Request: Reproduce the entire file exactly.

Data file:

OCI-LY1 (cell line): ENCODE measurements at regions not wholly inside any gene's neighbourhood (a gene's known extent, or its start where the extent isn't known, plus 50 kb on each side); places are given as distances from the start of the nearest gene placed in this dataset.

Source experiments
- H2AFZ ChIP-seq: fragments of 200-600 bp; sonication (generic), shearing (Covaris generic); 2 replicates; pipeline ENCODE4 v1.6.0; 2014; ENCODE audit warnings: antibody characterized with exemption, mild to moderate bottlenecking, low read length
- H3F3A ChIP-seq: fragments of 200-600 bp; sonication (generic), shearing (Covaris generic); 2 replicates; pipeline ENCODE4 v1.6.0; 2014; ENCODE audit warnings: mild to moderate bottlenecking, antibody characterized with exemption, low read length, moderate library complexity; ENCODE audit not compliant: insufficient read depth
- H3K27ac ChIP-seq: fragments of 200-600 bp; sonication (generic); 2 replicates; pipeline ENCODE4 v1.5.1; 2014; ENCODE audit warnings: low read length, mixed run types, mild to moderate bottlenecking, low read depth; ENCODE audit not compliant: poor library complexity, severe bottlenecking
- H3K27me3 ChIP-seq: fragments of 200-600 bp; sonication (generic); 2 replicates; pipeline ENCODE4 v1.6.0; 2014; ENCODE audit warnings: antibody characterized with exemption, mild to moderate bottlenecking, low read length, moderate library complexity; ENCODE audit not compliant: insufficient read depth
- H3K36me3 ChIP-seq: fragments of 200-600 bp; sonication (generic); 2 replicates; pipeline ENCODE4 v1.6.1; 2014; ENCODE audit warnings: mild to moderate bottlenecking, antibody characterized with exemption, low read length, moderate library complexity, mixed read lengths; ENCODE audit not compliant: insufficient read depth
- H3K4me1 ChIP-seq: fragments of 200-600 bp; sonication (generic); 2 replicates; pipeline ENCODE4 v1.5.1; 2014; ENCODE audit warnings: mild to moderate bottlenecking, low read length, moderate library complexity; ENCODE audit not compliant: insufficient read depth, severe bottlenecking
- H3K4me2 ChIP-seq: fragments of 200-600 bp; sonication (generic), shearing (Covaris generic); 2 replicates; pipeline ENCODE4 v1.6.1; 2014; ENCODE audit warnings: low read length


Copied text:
OCI-LY1 (cell line): ENCODE measurements at regions not wholly inside any gene's neighbourhood (a gene's known extent, or its start where the extent isn't known, plus 50 kb on each side); places are given as distances from the start of the nearest gene placed in this dataset.

Source experiments
- H2AFZ ChIP-seq: fragments of 200-600 bp; sonication (generic), shearing (Covaris generic); 2 replicates; pipeline ENCODE4 v1.6.0; 2014; ENCODE audit warnings: antibody characterized with exemption, mild to moderate bottlenecking, low read length
- H3F3A ChIP-seq: fragments of 200-600 bp; sonication (generic), shearing (Covaris generic); 2 replicates; pipeline ENCODE4 v1.6.0; 2014; ENCODE audit warnings: mild to moderate bottlenecking, antibody characterized with exemption, low read length, moderate library complexity; ENCODE audit not compliant: insufficient read depth
- H3K27ac ChIP-seq: fragments of 200-600 bp; sonication (generic); 2 replicates; pipeline ENCODE4 v1.5.1; 2014; ENCODE audit warnings: low read length, mixed run types, mild to moderate bottlenecking, low read depth; ENCODE audit not compliant: poor library complexity, severe bottlenecking
- H3K27me3 ChIP-seq: fragments of 200-600 bp; sonication (generic); 2 replicates; pipeline ENCODE4 v1.6.0; 2014; ENCODE audit warnings: antibody characterized with exemption, mild to moderate bottlenecking, low read length, moderate library complexity; ENCODE audit not compliant: insufficient read depth
- H3K36me3 ChIP-seq: fragments of 200-600 bp; sonication (generic); 2 replicates; pipeline ENCODE4 v1.6.1; 2014; ENCODE audit warnings: mild to moderate bottlenecking, antibody characterized with exemption, low read length, moderate library complexity, mixed read lengths; ENCODE audit not compliant: insufficient read depth
- H3K4me1 ChIP-seq: fragments of 200-600 bp; sonication (generic); 2 replicates; pipeline ENCODE4 v1.5.1; 2014; ENCODE audit warnings: mild to moderate bottlenecking, low read length, moderate library complexity; ENCODE audit not compliant: insufficient read depth, severe bottlenecking
- H3K4me2 ChIP-seq: fragments of 200-600 bp; sonication (generic), shearing (Covaris generic); 2 replicates; pipeline ENCODE4 v1.6.1; 2014; ENCODE audit warnings: low read length